Lab tests found genetic evidence of African swine fever (ASF) in meat samples taken from the corpse of a wild boar, according to Russian veterinary watchdog Rosselkhoznadzor.
The deceased boar was found around five kilometres southeast of the small town of Stary Krym, which is located in the internationally disputed Russian territory, the Republic of Crimea. The Russian Federation has been accused of annexing Crimea from Ukraine by the United Nations.
Measures to combat ASF put into effect by Rosselkhoznadzor include the erection of quarantine zones, restrictions on movement and a host of other preventative efforts.
Russia has had a long battle with ASF in recent years and early this week the country’s biggest pork producer, Miratorg, was hit with an outbreak of ASF on its farm at Belgorod Oblast. This forced the firm to cull over 20,000 pigs. It was just one of many outbreaks to hit Russia this year.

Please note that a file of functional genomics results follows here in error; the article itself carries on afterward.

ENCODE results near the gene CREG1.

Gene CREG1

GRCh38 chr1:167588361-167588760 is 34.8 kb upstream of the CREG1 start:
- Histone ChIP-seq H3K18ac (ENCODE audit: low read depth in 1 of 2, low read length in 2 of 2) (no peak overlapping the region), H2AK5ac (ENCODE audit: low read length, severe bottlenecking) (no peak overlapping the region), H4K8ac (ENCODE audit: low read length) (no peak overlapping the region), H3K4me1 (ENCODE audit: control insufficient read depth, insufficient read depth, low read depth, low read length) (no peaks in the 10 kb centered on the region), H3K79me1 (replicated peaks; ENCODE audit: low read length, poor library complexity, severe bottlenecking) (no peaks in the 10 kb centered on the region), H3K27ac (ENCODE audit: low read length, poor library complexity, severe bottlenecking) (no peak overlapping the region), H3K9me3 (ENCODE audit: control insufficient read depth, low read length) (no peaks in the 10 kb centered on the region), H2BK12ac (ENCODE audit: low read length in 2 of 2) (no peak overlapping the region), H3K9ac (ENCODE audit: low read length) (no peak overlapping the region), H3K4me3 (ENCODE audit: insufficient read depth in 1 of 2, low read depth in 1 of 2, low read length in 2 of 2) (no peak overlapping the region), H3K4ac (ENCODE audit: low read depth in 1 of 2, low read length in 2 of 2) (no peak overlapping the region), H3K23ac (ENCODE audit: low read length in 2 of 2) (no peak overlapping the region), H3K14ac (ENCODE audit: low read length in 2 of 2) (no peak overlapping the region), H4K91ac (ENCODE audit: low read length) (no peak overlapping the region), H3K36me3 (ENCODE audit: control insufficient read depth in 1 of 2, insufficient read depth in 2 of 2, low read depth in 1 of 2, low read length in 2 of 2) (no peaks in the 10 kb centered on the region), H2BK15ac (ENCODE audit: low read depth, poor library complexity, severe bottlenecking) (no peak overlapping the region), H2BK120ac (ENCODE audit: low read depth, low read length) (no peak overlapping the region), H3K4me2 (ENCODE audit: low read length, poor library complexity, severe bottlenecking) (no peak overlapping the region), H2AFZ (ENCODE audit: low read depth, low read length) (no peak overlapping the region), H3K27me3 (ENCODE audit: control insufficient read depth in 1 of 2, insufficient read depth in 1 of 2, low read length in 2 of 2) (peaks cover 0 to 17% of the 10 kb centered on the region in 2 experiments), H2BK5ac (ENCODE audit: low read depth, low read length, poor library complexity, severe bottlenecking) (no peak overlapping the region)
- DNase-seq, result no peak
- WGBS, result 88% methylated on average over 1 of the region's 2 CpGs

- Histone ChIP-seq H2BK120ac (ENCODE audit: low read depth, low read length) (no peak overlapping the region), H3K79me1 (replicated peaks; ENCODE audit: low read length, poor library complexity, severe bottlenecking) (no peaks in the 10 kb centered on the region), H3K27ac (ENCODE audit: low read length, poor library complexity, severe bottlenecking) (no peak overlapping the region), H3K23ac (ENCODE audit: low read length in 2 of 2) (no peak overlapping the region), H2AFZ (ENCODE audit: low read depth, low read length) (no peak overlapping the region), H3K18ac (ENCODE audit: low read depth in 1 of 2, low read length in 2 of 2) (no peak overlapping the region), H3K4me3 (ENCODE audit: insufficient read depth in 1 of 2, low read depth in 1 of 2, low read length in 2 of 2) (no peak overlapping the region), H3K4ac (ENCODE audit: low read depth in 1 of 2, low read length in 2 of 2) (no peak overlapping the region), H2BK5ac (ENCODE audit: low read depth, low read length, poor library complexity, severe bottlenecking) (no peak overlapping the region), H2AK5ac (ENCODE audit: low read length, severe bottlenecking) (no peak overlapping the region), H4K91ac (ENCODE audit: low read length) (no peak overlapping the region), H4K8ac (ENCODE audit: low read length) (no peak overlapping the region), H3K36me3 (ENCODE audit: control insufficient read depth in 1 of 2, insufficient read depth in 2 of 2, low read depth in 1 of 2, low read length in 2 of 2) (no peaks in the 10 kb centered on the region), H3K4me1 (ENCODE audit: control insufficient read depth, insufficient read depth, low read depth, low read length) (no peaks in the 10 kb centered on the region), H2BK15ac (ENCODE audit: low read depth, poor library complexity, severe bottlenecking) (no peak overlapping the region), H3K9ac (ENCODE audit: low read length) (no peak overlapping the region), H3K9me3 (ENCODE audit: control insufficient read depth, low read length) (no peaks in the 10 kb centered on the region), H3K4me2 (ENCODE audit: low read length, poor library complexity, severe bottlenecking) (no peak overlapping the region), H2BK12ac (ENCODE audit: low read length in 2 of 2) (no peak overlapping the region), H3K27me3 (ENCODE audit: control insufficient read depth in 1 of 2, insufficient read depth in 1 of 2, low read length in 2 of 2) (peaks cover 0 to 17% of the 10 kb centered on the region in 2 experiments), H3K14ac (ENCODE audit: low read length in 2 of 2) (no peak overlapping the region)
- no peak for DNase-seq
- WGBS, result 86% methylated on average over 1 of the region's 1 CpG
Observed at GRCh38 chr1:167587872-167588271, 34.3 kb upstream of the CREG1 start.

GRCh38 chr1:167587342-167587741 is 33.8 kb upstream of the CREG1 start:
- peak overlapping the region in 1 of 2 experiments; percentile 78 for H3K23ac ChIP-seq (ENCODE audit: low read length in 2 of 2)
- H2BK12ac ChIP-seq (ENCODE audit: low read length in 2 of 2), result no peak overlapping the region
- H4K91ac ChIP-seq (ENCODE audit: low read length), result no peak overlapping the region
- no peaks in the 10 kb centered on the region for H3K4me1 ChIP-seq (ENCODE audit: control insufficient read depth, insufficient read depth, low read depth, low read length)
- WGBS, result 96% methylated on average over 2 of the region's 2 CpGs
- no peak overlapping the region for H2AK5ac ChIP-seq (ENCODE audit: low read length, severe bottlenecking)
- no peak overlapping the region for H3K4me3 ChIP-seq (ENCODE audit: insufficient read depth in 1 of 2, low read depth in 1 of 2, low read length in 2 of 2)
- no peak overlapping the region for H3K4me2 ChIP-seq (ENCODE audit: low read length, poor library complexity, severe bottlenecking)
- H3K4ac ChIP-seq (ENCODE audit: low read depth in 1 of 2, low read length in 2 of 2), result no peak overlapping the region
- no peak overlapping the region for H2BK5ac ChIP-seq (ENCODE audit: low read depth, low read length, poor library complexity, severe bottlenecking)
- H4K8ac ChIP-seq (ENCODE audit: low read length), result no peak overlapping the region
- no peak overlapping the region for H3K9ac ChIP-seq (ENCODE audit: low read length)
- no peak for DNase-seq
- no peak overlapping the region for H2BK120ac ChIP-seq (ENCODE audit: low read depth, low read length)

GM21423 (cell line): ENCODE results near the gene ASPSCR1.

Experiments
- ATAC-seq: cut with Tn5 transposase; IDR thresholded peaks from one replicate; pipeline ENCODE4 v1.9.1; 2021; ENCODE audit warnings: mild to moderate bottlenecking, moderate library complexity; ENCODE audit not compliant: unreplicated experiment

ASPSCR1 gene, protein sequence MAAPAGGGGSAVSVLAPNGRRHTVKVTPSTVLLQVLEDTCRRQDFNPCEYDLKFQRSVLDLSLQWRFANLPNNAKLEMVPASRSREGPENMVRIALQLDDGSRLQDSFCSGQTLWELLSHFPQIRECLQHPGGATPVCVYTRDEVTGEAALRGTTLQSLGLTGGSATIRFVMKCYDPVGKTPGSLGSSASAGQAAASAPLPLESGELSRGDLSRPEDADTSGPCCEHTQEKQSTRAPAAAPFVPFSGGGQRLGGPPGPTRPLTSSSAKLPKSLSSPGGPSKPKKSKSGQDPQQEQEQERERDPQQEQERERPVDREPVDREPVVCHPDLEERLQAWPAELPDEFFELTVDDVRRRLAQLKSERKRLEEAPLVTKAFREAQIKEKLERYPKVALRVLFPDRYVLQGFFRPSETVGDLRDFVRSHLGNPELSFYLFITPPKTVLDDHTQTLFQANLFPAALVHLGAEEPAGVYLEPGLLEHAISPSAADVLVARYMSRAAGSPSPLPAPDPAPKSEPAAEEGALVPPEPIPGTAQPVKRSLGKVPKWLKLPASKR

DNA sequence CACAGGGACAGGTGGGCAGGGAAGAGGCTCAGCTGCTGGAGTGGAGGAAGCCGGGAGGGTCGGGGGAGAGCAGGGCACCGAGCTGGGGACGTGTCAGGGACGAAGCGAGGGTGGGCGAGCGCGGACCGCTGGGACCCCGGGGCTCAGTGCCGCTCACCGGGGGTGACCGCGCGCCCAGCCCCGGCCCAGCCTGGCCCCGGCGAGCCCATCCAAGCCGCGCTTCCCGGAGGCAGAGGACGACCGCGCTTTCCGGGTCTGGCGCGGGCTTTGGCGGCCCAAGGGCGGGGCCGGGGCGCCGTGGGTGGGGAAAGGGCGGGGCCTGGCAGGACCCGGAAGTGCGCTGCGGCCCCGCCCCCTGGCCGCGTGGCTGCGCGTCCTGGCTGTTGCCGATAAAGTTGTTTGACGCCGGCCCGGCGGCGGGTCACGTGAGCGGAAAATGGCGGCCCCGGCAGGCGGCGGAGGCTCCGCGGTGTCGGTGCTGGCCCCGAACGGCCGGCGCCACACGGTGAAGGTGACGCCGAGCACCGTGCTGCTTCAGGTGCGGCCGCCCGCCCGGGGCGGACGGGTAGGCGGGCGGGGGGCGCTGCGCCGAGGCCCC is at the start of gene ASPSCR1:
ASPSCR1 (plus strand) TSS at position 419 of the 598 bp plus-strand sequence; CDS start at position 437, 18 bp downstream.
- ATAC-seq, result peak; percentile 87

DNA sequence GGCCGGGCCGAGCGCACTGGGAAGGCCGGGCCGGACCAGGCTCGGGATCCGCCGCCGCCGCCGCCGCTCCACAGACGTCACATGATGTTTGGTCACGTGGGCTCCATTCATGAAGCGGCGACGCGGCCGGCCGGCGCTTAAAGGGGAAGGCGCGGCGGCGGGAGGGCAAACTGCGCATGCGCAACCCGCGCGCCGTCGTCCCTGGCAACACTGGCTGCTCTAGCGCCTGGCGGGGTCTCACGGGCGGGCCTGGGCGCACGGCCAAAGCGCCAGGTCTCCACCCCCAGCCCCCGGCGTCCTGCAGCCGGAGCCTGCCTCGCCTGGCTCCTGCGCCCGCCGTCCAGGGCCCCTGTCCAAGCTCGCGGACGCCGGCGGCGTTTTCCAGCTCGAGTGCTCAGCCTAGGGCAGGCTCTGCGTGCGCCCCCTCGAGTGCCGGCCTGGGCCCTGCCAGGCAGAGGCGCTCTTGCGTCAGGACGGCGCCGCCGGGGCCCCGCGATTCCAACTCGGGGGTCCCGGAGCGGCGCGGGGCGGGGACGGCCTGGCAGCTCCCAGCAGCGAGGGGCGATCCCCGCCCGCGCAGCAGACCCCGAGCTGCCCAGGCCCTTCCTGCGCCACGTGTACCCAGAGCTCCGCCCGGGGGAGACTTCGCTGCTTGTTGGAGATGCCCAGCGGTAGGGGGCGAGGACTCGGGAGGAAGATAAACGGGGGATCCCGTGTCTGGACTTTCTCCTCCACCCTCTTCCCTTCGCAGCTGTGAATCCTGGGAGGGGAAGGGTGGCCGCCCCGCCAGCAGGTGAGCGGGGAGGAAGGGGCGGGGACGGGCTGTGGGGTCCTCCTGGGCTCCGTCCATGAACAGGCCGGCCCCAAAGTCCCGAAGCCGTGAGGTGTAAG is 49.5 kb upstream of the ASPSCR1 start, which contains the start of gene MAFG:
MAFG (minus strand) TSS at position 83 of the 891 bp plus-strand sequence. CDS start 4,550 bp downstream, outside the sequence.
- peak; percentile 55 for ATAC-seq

Russia’s battle against animal disease is not limited to ASF. Avian influenza, too, caused widespread problems in 2017 and the H5 strain of avian influenza has been identified on Borovskaya Poultry Farm ZAO.
Rosselkhoznadzor, which said it was doing everything to prevent the disease from spreading further, confirmed the presence of avian flu on the farm, located in Kostroma Oblast, northeast of Russia’s capital city, Moscow.